Winter of discontent -- a pup's rebuttal
Upon reading Kiel’s recent blog on his lack of usual winter blues, it sent me back to my days in a winter climate.
Growing up in Minnesota addicted to golf – as many of us up there are – I remember spending many cold November days pounding tees into the ground in the effort to secure as many holes under our belt as possible before the snow came.
I can recall one round in high school played in the beginning of December during one of those “warm” winters in which the snow held off until about just before Christmas. I and three friends donned winter gear, equipped with hats and choppers and headed out into the 32-degree air. We played all 18 that day, our bodies warmed slightly and only momentarily by hot chocolate at the turn. The choppers left our hands only for the few seconds it took to hit and putt; however, by about the 12th, we realized that we could putt just as well with them on, so we did.
When we left that day, I remember working tirelessly to regain the feeling in my hands. In addition, I’m pretty sure that the graphite shaft on my driver cracked during that round, as it broke early in the next season. But I’d do it again.
But why? Why will we sacrifice our body temperature and – in some cases – our equipment simply for one last romp before the clubs are damned to the basement until the first sign of green? Is it a material case of the “absence makes the heart grow fonder"? Do we miss the game simply because we can’t have it? Possibly. Or is it simply a true love for the game?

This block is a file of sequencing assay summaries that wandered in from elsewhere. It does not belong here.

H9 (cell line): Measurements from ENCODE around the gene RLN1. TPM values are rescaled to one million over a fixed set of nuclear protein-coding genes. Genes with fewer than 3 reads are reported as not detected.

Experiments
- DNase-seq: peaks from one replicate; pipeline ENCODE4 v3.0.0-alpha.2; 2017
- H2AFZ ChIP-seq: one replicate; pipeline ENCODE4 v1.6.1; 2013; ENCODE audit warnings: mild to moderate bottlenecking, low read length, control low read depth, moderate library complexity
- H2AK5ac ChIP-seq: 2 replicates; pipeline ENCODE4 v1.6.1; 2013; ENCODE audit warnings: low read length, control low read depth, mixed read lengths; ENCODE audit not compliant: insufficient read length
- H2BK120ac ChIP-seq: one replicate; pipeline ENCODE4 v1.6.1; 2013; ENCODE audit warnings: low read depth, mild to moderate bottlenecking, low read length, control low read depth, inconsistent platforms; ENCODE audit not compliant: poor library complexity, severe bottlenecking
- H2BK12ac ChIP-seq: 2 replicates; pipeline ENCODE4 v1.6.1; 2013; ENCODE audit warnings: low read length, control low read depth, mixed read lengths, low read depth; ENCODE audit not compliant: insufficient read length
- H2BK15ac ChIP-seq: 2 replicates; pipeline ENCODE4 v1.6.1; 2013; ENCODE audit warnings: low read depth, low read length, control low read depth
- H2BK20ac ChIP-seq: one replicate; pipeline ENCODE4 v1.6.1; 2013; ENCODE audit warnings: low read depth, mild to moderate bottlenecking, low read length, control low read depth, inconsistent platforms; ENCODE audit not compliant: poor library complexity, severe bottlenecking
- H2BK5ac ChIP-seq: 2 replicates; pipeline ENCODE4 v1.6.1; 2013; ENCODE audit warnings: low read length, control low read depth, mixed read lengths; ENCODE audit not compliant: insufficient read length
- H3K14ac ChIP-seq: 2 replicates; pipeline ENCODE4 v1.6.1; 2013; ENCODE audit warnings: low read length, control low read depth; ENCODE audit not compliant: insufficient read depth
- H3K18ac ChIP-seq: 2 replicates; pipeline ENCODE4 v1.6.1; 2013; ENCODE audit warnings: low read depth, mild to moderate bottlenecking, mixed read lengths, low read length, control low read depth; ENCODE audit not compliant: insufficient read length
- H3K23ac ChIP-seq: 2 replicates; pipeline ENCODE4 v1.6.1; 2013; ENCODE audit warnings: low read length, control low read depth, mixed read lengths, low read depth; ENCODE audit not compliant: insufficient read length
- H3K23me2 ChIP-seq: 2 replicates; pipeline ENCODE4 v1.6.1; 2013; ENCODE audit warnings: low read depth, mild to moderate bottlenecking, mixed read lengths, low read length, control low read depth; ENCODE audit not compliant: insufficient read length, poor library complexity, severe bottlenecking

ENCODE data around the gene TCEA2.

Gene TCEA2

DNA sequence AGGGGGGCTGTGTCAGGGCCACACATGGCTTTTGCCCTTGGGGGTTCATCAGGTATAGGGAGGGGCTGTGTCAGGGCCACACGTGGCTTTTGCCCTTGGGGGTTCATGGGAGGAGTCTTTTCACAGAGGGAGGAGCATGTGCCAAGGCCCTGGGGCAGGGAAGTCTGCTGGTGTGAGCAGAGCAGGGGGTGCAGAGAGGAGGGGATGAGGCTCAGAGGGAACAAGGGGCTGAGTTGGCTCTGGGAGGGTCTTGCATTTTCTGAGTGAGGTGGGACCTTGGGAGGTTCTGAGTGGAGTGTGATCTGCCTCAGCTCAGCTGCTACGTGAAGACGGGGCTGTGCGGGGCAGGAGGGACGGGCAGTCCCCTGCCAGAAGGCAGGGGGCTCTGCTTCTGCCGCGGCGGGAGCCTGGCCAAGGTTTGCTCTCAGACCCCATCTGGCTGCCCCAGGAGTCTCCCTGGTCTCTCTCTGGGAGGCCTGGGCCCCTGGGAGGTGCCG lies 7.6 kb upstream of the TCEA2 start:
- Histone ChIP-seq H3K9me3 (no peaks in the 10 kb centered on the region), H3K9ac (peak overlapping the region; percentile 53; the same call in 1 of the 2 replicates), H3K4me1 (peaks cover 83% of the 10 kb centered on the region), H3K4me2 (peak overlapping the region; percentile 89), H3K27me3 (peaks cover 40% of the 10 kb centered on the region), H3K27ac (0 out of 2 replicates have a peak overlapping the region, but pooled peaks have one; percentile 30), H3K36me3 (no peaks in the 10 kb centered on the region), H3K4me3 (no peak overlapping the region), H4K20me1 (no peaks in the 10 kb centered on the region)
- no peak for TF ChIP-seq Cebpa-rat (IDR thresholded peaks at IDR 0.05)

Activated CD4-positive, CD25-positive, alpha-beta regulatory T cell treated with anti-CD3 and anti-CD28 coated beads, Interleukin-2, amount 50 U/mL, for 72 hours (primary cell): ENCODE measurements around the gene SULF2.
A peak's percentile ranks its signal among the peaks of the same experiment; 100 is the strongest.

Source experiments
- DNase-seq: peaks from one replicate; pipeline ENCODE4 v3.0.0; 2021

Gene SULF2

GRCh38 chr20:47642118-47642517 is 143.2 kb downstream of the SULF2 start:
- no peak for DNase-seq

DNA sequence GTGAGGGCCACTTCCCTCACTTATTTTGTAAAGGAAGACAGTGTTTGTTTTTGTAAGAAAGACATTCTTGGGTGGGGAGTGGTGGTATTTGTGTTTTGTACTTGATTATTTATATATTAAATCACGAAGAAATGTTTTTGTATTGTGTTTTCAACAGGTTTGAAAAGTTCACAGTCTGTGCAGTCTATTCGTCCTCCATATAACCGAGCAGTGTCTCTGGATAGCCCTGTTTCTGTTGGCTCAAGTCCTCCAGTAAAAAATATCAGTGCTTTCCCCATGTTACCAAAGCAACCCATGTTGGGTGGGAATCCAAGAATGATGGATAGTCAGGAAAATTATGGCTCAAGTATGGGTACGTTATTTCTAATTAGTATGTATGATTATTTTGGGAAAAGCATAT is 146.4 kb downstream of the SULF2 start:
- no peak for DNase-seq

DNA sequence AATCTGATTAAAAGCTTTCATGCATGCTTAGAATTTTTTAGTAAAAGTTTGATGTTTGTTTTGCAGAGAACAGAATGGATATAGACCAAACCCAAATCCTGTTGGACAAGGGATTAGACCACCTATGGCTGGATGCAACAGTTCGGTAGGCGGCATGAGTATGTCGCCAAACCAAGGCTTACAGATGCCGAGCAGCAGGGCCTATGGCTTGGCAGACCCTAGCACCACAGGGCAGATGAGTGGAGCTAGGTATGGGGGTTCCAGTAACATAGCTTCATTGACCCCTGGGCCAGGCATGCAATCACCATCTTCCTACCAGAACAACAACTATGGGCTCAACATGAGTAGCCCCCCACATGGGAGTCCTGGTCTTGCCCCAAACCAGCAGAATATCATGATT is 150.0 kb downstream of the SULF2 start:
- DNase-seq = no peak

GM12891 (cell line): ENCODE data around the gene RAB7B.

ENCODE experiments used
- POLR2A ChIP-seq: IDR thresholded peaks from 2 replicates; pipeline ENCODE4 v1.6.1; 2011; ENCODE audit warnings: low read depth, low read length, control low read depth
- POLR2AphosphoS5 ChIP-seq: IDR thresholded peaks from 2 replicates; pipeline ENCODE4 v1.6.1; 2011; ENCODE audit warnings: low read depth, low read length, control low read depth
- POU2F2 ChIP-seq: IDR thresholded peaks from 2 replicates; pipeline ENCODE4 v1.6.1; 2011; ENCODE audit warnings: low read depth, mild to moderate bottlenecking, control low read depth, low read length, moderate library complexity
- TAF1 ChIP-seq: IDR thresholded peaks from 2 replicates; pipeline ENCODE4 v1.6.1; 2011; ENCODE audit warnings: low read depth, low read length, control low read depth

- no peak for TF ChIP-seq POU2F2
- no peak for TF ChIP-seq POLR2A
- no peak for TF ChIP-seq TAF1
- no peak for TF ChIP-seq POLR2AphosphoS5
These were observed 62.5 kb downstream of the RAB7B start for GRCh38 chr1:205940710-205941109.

I will admit: When reading Kiel’s blog, I realized that I really have no idea what it’s like to be a baby boomer. That’s my parents. I don’t have children nor anyone to support but myself. However, I do know that I still miss my mistress when she’s gone, and I appreciate her thoroughly when she’s still here.
I now reside in Southern California and have spent the majority of the past four winters here, so the only inhibitors to golf are rain and a debilitating hangover (although we all know that the latter is no excuse to not play golf). And I never forget to thank the golf gods for that. But I do know that back in Minnesota, my dad – a baby boomer and father of six – played golf through the end of November this year, and continues to yearn for it now that the snow has come. I can only hope to retain a love like that when I dive into the “real world.”
|« Lefty, wherefore art thou?||Long live the lefty »|
No feedback yet
Comments are closed for this post.